Understanding jet speed: how it’s measured and calculated

Business jet during landing at Engadin airport during the winter holidays in Switzerland.

When it comes to jet travel, speed is a crucial consideration. The ability to accurately measure and calculate jet speed is essential for a variety of reasons, including safety, performance evaluation and operational planning.  

This article will delve into the methods used to measure and calculate jet speed, along the way exploring concepts such as Mach, knots, sonic speed, and sonic booms. 

What is a Mach?  

The Mach number is a dimensionless unit used to express the speed of an object relative to the speed of sound in the surrounding medium. It provides a standardized way of quantifying jet speed. 

How is it calculated? 

To calculate the Mach number, the actual speed of the aircraft is divided by the local speed of sound. For instance, if an aircraft is flying at 400 meters per second and the local speed of sound is 343 meters per second, the Mach number would be approximately 1.17 (400/343). 

How much is Mach 1? 

Mach 1 is the point at which an object is traveling at the same speed as the sound waves it produces. 

At sea level and an average temperature of 20 degrees Celsius (68 degrees Fahrenheit), Mach 1 is approximately 343 meters per second  (1,125 feet per second) or 1,235 kilometers per hour (767 miles per hour).  

As altitude increases the speed of sound decreases, due to lower air density and temperature, causing Mach 1 to decrease accordingly. Therefore, it is important to note that the speed of sound is not constant and can vary depending on factors such as temperature and altitude. 

What is a knot? 

A knot is a unit of speed commonly used in aviation and maritime contexts. It is equivalent to one nautical mile per hour and is abbreviated as ‘kt’ or ‘kn’. One nautical mile is equal to 1.852 kilometers or 1.151 statute miles.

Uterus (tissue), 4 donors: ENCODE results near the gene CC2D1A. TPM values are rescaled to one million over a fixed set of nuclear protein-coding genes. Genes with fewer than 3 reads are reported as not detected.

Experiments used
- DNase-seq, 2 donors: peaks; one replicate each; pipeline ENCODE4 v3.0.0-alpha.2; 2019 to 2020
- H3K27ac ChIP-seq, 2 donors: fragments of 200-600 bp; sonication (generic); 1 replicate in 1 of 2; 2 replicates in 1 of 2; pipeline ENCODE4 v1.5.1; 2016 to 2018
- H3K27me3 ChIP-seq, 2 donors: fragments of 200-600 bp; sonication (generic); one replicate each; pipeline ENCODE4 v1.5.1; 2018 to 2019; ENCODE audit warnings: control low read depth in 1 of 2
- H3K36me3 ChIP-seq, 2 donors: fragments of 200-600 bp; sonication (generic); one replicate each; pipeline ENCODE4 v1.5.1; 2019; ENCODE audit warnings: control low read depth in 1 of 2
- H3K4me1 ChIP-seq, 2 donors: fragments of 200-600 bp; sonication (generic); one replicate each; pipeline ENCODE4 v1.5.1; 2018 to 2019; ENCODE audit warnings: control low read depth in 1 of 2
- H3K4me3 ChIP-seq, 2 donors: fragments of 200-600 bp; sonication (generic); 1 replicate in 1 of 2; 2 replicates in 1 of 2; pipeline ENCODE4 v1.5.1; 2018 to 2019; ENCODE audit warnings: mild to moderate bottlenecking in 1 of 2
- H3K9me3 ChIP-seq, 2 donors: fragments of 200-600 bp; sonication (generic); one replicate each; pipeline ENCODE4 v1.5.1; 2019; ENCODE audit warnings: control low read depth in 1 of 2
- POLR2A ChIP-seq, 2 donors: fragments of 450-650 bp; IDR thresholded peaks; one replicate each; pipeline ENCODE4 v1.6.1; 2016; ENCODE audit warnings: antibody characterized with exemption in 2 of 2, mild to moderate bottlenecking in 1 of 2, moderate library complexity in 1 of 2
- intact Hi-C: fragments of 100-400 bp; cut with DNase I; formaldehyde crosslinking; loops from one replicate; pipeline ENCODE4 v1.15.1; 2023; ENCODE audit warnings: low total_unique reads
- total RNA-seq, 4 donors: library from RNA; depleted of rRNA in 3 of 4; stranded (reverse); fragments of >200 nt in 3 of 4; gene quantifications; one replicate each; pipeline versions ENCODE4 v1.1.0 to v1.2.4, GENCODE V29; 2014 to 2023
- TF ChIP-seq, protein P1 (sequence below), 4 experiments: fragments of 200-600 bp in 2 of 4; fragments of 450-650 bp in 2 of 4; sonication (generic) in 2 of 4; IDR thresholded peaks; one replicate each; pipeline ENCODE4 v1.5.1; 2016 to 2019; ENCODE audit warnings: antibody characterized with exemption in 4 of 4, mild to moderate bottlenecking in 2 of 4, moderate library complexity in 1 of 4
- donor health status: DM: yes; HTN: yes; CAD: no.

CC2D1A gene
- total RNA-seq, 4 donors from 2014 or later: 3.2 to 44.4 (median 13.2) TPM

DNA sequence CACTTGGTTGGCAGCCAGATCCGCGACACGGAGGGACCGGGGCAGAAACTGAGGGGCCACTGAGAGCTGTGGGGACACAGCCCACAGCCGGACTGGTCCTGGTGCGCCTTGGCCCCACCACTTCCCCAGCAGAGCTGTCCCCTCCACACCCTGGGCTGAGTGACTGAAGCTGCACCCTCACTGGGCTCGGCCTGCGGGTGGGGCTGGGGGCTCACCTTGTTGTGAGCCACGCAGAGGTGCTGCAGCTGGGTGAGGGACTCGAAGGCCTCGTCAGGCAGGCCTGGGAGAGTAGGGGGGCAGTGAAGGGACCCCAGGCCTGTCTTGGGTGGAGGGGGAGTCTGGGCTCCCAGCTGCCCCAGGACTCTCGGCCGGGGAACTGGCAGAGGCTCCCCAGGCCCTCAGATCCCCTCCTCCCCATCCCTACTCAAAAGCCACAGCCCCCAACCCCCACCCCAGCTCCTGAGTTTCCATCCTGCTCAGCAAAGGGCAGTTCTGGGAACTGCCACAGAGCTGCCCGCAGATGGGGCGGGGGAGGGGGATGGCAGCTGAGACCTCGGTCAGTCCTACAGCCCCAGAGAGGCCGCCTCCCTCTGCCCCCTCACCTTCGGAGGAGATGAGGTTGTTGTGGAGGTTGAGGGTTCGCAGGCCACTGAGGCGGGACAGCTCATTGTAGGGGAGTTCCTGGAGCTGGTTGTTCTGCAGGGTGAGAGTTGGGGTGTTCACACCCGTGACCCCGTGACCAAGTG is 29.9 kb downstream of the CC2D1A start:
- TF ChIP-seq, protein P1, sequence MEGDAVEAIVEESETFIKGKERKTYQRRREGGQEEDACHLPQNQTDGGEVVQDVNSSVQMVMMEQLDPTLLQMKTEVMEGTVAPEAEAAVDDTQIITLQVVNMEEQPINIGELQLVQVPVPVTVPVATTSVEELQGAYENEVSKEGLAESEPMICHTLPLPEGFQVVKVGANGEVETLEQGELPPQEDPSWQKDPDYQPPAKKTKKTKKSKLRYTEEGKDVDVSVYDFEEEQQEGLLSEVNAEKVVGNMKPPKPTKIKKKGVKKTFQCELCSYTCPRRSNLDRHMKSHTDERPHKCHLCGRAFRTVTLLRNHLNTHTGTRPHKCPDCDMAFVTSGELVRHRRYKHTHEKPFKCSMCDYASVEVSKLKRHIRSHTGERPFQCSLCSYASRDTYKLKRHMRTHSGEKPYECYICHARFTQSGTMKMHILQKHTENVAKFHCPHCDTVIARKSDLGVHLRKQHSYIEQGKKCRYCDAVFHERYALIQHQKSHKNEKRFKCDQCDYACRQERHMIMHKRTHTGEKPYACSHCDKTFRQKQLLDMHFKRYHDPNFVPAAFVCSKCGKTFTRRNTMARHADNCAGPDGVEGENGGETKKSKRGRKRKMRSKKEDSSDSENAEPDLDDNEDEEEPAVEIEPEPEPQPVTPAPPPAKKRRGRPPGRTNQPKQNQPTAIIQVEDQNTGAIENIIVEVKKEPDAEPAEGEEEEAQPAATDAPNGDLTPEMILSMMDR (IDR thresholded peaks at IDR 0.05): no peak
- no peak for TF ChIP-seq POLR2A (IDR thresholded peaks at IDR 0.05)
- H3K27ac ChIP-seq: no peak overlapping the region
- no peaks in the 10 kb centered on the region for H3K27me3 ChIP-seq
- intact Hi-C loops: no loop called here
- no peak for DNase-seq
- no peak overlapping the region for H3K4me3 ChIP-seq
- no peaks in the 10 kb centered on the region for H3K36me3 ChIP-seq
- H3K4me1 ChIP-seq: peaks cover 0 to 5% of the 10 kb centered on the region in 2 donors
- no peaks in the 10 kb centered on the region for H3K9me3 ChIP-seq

How is it calculated? 

To calculate the speed in knots, the distance traveled in nautical miles is divided by the time taken in hours. For example, if an aircraft covers a distance of 500 nautical miles in two hours, the speed in knots would be 250 knots (500/2). 

What is sonic speed? 

Sonic speed, also known as supersonic speed, refers to speeds greater than the speed of sound. When an object such as a jet aircraft exceeds Mach 1, it is said to be traveling at sonic or supersonic speed. 

At supersonic speeds, there are changes in both the air’s behavior and the aircraft’s aerodynamics. Special design considerations are necessary to ensure stability and control, manage the effects of shockwaves, and minimize drag and other performance limitations associated with high speeds. 

What are sonic booms? 

A sonic boom is an acoustic phenomenon that occurs when an object moves through the air at a velocity exceeding the speed of sound. As the object surpasses Mach 1, it generates shockwaves that compress the air, resulting in a distinctive explosive sound known as a sonic boom. 

The sonic boom is characterized by a sudden and sharp increase in air pressure, followed by a very rapid decrease. The shockwaves radiate outward in a cone shape from the object, creating a loud noise that can be heard as a powerful thunderclap or explosion on the ground. 

Sonic booms are often associated with supersonic aircraft, such as fighter jets or the Concorde, which were capable of flying at speeds greater than Mach 1. When these aircraft break the sound barrier, they produce intense shockwaves that propagate for miles around, causing the sonic boom to be heard on the ground. 

The exact sound and intensity of a sonic boom depends on various factors, including the size and shape of the aircraft, its altitude and the atmospheric conditions. The sonic boom is typically described as a double ‘boom’ sound, because the shockwaves from the front and rear of the aircraft reach the observer at slightly different times. 

Due to the disruptive nature of sonic booms, concerns have been raised about noise pollution, structural damage to buildings, and potential harm to humans and animals. As a result, regulations are in place to limit supersonic flight over populated areas to minimize the impact of sonic booms. 

In recent years, efforts have been made to develop quieter supersonic aircraft technologies that can reduce or eliminate the sonic boom effect. These advancements aim to make supersonic travel more feasible and socially acceptable by mitigating the negative effects associated with sonic booms.

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